OBJECTIVES: The cytokine oncostatin M (OSM) is implicated in the pathology of systemic sclerosis (SSc). Inhibiting OSM signalling using GSK2330811 (an anti-OSM monoclonal antibody) in patients with SSc has the potential to slow or stop the disease process.METHODS: This multicentre, randomised, double-blind, placebo-controlled study enrolled participants aged =18years with active diffuse cutaneous SSc. Participants were randomised 3:1 (GSK2330811: placebo) in one of two sequential cohorts to receive GSK2330811 (Cohort 1: 100mg; Cohort 2: 300mg) or placebo subcutaneously every other week for 12weeks. The primary end point was safety; blood and skin biopsy samples were collected to explore mechanistic effects on inflammation and fibrosis. Clinical efficacy was an exploratory end point.RESULTS: Thirty-five participants were randomised to placebo (n=8), GSK2330811 100mg (n=3) or 300mg (n=24). Proof of mechanism, measured by coordinate effects on biomarkers of inflammation or fibrosis, was not demonstrated following GSK2330811 treatment. There were no meaningful differences between GSK2330811 and placebo for any efficacy endpoints. Safety and tolerability of GSK2330811 were not favourable in the 300mg group, with on-target, dose-dependent adverse events relating to decreases in haemoglobin and platelet count that were not observed in the 100mg or placebo groups.CONCLUSION: Despite a robust and novel experimental medicine approach and evidence of target engagement, anticipated SSc-related biologic effects of GSK2330811 were not different from placebo and safety was unfavourable, suggesting OSM inhibition may not be a useful therapeutic strategy in SSc.TRIAL REGISTRATION NUMBER: ClinicalTrials.gov registration number: NCT03041025, EudraCT registration number: 2016-003417-95.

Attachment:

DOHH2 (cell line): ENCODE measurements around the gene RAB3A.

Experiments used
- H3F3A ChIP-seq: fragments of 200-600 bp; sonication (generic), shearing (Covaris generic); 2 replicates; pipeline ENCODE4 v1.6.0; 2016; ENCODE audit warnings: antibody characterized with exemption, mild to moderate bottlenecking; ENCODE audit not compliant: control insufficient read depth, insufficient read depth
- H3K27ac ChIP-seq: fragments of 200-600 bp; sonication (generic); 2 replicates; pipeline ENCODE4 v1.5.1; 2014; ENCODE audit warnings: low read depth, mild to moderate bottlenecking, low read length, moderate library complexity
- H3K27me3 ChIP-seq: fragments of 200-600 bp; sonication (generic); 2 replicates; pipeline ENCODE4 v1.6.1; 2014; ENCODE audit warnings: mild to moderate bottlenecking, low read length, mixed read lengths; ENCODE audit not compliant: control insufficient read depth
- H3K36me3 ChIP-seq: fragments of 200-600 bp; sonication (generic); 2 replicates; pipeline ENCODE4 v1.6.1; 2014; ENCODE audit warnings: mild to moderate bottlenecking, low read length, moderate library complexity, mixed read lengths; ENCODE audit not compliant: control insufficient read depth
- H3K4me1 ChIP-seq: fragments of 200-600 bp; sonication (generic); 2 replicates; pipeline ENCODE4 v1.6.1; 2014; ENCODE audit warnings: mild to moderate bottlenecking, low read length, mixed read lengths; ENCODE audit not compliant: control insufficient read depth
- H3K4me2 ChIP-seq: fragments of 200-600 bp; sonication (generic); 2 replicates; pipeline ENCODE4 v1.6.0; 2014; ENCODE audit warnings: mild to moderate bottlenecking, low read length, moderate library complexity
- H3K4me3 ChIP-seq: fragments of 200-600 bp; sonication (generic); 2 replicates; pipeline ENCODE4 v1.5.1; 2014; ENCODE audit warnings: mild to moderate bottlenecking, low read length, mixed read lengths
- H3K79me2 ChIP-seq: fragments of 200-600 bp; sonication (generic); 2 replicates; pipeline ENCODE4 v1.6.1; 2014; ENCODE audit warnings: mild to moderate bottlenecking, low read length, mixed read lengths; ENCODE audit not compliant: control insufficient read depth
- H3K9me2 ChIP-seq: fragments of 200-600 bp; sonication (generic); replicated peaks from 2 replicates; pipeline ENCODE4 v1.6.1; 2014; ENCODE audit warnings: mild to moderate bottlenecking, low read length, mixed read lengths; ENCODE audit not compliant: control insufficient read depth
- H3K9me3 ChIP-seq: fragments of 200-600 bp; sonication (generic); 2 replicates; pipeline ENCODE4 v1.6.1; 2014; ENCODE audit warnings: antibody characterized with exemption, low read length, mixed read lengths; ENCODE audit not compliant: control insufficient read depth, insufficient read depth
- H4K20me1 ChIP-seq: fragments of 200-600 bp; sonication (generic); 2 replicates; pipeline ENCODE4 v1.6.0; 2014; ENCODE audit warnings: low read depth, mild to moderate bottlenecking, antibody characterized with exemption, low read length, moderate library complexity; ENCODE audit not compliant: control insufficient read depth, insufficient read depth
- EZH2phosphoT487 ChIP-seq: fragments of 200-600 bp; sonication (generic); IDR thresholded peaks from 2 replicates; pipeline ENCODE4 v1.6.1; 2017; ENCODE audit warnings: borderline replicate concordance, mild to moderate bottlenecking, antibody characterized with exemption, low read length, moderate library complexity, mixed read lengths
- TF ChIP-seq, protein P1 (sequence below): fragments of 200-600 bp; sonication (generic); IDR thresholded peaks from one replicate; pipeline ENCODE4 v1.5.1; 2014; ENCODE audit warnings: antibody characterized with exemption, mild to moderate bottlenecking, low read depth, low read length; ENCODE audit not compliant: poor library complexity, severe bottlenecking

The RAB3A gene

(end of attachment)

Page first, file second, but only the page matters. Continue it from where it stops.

View details for DOI 10.1093/rheumatology/keac300
View details for PubMedID 35583273